In fact, all three shared with me that it is their love of the Eucharist that brings them to Mass.
“In the Eucharist, I am united with Jesus who brings me eternal joy. The Eucharist unites the world together, and when I receive the Eucharist, I think of family members, friends, faculty and all the people who have impacted my faith journey. Mass unites me to my foundation in Christ,” Madison said.
Corbin added, “Christ’s light will always shine. I find myself looking for 10 minutes, 30 minutes, an hour to spend with our Savior in adoration, and I push myself to attend daily Mass because, in all of this, I am searching for his light. God is ever-present, but he is waiting for us to accept him into our lives. I have realized in the past couple of months that I have to make an effort to call on him in the easiest and most difficult of times. We must be willing to put absolute faith and trust in him.”
As I visited with these three young adults who are practicing their faith in these trying times in our church, my heart was drawn to our seminarians: What is it like to be in the seminary at this moment in time?
Max Vetch, a sophomore at Immaculate Heart of Mary Seminary, shared, “It is a strange thing to hear about these cases on the news or from other seminarians from their diocese, but it all kind of changes when it is from your own diocese. I am just as confused and angry as everyone else is. What is most frustrating is that these things happen in almost every diocese.
“At the seminary, we are very aware of everything going on, even if we turn off the news and don’t look at social media. The faculty at IHM is very focused on making good, holy men, and this can only be done through a good awareness of self and the world around us.
“So we visit about these things — both my brother seminarians and the faculty. We discuss it so that we can grow in holiness. Many people would think that these cases are a deterrent from the seminary, but for the men at IHM, I haven’t seen that at all. The seminarians at IHM are there to discern a vocation given them by God, and no problem or scandal can take that calling away.”
Robert Kinyon, a first-year theologian at the Pontifical North American College in Rome told me, “The recent sexual abuse crisis has been deeply saddening. On a number of different occasions, it has shaken my trust in the church, especially those who are in particularly authoritative positions.
“Despite all the disheartening and frustrating news, Jesus Christ remains the same. He is still laboring to love me during every moment of every day. Jesus, the head, has not and will not abandon his body, the church.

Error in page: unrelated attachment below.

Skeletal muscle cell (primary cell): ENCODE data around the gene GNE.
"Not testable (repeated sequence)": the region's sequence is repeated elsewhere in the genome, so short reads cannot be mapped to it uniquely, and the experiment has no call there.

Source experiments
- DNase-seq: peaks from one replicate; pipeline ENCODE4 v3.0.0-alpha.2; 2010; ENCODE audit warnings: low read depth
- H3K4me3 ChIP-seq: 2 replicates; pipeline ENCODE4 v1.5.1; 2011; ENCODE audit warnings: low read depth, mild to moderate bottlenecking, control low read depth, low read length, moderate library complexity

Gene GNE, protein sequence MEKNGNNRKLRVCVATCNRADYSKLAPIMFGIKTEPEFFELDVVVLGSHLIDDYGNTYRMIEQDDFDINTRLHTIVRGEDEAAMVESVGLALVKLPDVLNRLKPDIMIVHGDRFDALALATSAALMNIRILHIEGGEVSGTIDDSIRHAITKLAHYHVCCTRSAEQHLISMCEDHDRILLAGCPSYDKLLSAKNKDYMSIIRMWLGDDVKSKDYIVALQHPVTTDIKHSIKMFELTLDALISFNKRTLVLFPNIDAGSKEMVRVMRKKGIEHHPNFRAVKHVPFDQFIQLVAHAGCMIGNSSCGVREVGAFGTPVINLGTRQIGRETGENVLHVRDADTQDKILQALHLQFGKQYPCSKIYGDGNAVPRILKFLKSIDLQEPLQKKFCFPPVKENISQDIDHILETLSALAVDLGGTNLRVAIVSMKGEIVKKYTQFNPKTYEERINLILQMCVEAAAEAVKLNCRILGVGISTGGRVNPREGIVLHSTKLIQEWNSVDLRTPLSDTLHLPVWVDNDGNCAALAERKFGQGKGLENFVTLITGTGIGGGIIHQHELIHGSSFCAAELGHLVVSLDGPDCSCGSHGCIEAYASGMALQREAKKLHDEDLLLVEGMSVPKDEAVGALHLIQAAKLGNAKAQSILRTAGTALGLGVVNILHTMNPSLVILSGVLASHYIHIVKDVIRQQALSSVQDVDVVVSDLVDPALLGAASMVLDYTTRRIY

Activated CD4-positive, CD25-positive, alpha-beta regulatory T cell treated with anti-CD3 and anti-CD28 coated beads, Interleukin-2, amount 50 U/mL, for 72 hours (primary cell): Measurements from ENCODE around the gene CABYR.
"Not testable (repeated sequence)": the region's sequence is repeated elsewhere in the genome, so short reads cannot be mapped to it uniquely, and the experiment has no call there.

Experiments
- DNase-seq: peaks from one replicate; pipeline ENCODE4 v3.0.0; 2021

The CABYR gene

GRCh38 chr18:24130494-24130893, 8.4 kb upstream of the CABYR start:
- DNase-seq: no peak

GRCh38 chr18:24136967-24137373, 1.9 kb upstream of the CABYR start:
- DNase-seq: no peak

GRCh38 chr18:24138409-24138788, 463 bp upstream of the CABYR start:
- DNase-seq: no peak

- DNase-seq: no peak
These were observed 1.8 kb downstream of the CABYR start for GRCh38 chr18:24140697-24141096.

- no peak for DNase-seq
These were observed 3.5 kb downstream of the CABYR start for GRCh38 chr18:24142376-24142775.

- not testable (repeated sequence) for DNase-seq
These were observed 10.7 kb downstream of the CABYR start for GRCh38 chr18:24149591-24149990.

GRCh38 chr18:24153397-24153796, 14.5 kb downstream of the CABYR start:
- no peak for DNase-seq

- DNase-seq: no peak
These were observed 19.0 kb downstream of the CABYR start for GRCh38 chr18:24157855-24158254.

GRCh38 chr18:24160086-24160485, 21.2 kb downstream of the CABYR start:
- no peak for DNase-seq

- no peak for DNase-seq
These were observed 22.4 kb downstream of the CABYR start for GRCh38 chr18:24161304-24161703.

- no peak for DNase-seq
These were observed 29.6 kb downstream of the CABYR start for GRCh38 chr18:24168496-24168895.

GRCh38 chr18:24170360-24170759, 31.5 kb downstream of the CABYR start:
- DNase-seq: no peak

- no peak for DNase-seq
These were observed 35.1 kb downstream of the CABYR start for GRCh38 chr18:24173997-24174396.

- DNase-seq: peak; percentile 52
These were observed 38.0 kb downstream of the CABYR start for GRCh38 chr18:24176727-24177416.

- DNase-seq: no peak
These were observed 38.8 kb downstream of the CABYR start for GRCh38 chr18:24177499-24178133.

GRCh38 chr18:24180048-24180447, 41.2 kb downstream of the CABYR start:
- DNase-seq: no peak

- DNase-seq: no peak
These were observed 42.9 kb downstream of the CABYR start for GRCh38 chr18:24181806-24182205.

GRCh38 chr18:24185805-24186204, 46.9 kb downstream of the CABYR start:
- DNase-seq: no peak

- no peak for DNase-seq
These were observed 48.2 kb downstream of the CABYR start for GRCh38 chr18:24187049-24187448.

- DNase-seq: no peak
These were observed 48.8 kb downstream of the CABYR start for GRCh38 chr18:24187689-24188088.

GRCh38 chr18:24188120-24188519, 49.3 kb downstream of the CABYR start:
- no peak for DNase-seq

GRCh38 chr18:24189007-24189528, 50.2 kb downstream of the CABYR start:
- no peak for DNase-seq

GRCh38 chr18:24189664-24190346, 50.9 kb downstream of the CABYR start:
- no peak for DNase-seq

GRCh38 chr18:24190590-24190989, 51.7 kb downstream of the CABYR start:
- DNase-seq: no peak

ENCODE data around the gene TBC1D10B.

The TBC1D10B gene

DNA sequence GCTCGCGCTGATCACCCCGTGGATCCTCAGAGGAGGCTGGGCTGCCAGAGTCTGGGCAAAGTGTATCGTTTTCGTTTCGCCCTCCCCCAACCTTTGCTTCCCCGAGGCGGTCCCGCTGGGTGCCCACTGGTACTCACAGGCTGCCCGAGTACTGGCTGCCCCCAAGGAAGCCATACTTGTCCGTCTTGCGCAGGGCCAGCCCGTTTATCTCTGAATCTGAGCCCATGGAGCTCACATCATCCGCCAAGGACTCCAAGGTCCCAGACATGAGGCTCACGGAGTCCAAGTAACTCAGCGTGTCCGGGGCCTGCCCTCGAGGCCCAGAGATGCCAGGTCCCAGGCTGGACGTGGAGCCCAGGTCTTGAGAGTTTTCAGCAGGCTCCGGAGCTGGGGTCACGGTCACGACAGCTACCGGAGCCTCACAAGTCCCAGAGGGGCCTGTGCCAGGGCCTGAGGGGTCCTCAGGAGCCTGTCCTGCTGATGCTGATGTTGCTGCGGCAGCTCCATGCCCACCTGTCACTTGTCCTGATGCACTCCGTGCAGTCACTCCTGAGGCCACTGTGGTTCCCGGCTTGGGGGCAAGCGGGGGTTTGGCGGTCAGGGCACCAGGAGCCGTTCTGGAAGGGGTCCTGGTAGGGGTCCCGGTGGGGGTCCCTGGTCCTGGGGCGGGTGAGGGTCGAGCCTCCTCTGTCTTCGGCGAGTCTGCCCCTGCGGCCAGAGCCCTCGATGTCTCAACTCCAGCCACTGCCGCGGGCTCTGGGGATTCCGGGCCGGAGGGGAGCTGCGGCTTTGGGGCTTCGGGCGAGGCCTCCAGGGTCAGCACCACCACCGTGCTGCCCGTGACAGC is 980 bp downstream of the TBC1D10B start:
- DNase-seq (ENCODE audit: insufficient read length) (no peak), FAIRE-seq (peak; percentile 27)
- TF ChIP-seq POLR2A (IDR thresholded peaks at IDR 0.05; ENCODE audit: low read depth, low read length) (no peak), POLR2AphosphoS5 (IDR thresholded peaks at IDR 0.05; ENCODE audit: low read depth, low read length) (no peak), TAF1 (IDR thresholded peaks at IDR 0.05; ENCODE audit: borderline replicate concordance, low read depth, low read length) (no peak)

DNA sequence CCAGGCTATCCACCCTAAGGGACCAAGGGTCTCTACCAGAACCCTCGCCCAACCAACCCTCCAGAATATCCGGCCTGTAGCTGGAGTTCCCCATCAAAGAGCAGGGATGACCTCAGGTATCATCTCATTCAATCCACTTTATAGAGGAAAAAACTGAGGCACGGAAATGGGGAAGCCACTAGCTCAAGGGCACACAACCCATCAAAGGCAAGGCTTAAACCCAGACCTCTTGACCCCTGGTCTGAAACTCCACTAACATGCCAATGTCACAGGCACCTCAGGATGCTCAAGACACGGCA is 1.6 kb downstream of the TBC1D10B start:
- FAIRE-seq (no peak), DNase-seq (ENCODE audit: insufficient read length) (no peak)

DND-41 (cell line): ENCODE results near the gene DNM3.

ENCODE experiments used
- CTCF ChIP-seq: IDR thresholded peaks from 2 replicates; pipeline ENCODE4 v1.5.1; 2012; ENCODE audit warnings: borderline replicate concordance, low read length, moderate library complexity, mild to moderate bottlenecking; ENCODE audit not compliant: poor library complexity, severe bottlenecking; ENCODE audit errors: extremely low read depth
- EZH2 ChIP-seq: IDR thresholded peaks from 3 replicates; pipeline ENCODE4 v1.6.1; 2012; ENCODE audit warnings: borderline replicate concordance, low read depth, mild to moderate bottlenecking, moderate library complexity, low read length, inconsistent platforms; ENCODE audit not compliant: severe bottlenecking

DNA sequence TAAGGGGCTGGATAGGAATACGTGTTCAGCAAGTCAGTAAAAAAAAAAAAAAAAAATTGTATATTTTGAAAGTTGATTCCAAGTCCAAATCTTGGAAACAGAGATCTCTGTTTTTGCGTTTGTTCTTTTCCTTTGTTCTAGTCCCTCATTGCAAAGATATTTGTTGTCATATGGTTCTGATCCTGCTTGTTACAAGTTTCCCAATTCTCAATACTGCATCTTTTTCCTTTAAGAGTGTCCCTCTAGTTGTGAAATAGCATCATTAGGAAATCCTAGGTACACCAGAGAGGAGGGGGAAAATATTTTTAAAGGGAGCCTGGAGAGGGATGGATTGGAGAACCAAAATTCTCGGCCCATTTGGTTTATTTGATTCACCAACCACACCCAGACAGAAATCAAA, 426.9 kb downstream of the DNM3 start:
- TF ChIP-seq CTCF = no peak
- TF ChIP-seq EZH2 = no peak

“I am continuing my formation for priesthood because Jesus Christ continues to lavish his love upon me and his entire church, as broken and wounded as we may be. Before all else, we must tear open our hearts to receive an outpouring of his personal love.”
Father Paul Hoesing, dean of seminarians and director of human formation at Kenrick-Glennon Seminary in St. Louis, shared with me his perception of the climate of seminary life at this time.
“I believe a very healthy, righteous anger has been awakened in these scandals. As a result, there has been no better time to address the tough issues of mental health, chastity and psycho-sexual development.
“The scandals reveal what is at stake. Only a truly healthy priest can serve the people of God. The people of God are weary. They deserve good shepherds.
“The scandals reveal the need for a truly spousal life on the part of the priest — priests who are willing to lay down their lives for their bride, the church. Otherwise, the priesthood is seen as a strange or dangerous bachelorhood.
“I see our young men eager to move into a new and vigorous courage in this regard. For the sake of the victims and the bride, the church, the men are responding with a new level of honesty and generosity in answering the question, ‘Where is your heart?’
“It’s been a privilege to witness the Spirit at work in this opportune moment for young men to respond more clearly and maturely.”
Despite the difficulties in our Catholic Church today, the faith is alive in the hearts of our young people and in young men studying for the priesthood, which should renew all of our hearts.
I am grateful for this early Christmas gift I received in the witness of Madison, Dillon and Corbin, our seminarians, Max and Robert, and the hopeful and challenging words of Father Hoesing.
606 Cathedral Drive
Rapid City, SD 57701
Chancery Annex at Terra Sancta
2101 City Springs Rd Ste 200
Rapid City, SD 57702
Terra Sancta Retreat Center
2101 City Springs Rd, Ste 300
Rapid City , SD 57702
Victim Assistance Coordinator